NITI Aayog: Upgraded Version of Planning Commission

The Planning Commission, which had a 65-year legacy, has been succeeded by the NITI Aayog. For a long time, the Planning Commission’s utility and significance have been questioned. The replacement appears to be more relevant and sensitive to the country’s current economic demands and situation.

NITI Aayog Evolution

On January 1, 2015, the NITI Aayog was established. In Sanskrit, the term “NITI” refers to morals, behavior, and guidance, among other things. However, in this context, it refers to policy, and NITI is an acronym for “National Institution for Transforming India.” It is the country’s principal policymaking body and is anticipated to promote the country’s economic growth. Its objective is to establish a strong state that will contribute to the development of a vibrant and robust nation. This enables India to establish itself as a prominent economy on the global stage. The NITI Aayog was established with two hubs: the “Team India Hub” and the “Knowledge and Innovation Hub.”

  1. Team India is in charge of coordinating the participation of Indian states and the central government.
  2. The Knowledge and Innovation Hub develop a think tank’s capabilities within an institution.

Additionally, NITI Aayog is establishing itself as a State-of-the-Art Resource Center, equipped with the necessary resources, expertise, and abilities to move quickly, accelerate research and innovation, provide critical policy vision to the government, and manage unforeseen difficulties. The NITI Aayog was established because citizens had expectations of growth and progress in the administration as a result of their participation. This needs administrative reforms and proactive strategy alterations capable of seeding and fostering significant scale change.

Composition of Niti Aayog

  • Chairperson: Prime Minister
  • Vice-Chairperson: To be appointed by Prime-Minister
  • Governing Council: Chief Ministers of all states and Lt. Governors of Union Territories.
  • Regional Council: To address specific regional issues, Comprising Chief Ministers and Lt. Governors Chaired by Prime Minister or his nominee.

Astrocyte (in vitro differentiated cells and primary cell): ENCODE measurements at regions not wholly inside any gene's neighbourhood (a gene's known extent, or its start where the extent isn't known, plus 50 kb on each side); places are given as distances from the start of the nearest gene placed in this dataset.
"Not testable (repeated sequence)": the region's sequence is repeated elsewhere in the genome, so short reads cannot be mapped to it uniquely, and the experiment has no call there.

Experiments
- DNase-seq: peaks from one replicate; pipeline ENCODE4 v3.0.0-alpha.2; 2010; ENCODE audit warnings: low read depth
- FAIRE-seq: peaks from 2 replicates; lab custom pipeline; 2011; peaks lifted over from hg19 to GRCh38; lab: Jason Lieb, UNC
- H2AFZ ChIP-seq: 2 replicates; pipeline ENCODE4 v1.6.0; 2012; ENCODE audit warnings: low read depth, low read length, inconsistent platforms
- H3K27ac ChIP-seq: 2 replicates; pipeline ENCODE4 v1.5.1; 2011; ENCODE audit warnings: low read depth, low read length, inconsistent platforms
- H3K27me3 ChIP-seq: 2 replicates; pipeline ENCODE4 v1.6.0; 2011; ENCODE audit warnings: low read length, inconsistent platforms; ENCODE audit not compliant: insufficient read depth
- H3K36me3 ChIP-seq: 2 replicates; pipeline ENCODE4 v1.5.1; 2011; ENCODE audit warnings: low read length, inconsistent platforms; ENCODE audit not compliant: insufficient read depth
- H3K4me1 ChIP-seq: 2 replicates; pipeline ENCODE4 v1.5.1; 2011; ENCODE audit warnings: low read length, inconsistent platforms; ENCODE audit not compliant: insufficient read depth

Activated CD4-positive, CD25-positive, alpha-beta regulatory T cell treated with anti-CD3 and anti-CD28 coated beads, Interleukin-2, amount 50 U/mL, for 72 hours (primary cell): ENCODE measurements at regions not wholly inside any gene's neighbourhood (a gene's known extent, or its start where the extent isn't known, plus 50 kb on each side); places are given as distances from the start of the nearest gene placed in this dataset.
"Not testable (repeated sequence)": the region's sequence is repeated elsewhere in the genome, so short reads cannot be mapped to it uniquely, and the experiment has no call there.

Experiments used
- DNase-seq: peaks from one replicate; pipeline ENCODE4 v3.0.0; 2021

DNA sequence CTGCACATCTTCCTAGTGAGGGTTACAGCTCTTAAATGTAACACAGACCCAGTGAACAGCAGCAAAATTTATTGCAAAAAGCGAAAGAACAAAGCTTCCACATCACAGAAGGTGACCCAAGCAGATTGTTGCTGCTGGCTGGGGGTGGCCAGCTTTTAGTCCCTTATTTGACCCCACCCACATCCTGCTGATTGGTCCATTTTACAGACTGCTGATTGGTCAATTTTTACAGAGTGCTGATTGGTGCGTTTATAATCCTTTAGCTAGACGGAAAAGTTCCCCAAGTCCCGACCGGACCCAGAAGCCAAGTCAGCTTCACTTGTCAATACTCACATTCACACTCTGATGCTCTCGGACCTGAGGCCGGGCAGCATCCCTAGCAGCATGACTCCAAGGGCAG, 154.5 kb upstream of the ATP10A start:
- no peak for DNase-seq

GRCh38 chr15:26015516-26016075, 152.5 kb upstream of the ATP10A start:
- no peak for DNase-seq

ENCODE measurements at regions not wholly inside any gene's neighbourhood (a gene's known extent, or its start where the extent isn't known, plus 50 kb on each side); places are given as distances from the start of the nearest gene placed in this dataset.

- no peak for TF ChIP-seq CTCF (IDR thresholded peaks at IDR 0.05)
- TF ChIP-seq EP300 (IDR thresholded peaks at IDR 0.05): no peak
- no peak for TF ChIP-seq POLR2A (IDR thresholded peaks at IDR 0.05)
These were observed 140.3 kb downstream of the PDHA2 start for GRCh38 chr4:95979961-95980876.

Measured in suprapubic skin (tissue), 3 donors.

• Adhoc Membership: 2 members in ex-officio capacity from leading Research institutions on a rotational basis.
  • Ex-Officio membership: Maximum four from Union council of ministers to be nominated by Prime minister.
  • Chief Executive Officer: Appointed by Prime-minister for a fixed tenure, in the rank of Secretary to Government of India.
  • Special Invitees: Experts, Specialists with domain knowledge nominated by Prime-minister.

NITI Aayog Hubs

  1. Team India Hub acts as an interface between States and centers.
  2. Knowledge and Innovation Hub builds the think-tank acumen of NITI Aayog.

The Aayog planned to come out with three documents — 3-year action agenda, a 7-year medium-term strategy paper, and a 15-year vision document. 

7 pillars of effective governance envisaged by NITI Aayog

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Overview of NITI AAYOG | Image Source: Internet 

The 7 pillars of successful governance are the foundation of the NITI Aayog. They are as follows:

  1. Pro-people: it satisfies both societal and individual objectives
  2. Proactivity: anticipating and responding to the needs of citizens.
  3. Participation entails the involvement of the general public.
  4. Empowering: Empowering people, especially women, in all parts of their lives.
  5. Inclusion of all: regardless of caste, creed, or gender, all people are included.
  6. Equality: ensuring that all people, particularly young people, have equal access to opportunities.
  7. Transparency: Increasing the visibility and responsiveness of government


  • The 65-year-old Planning Commission had become obsolete. It was once necessary for a command economy structure but is no longer necessary.
  • India is a diverse country, and each of its states is at a different stage of economic development, with its own set of strengths and weaknesses.
  • A one-size-fits-all approach to economic planning is obsolete in this context. It is incapable of restoring India’s competitiveness in today’s global economy.


  • To promote cooperative federalism on a continuous basis through structured support initiatives and mechanisms with the States, recognizing that strong states result in a strong nation.
  • To establish mechanisms for developing credible plans at the village level and gradually consolidate them at higher levels of government.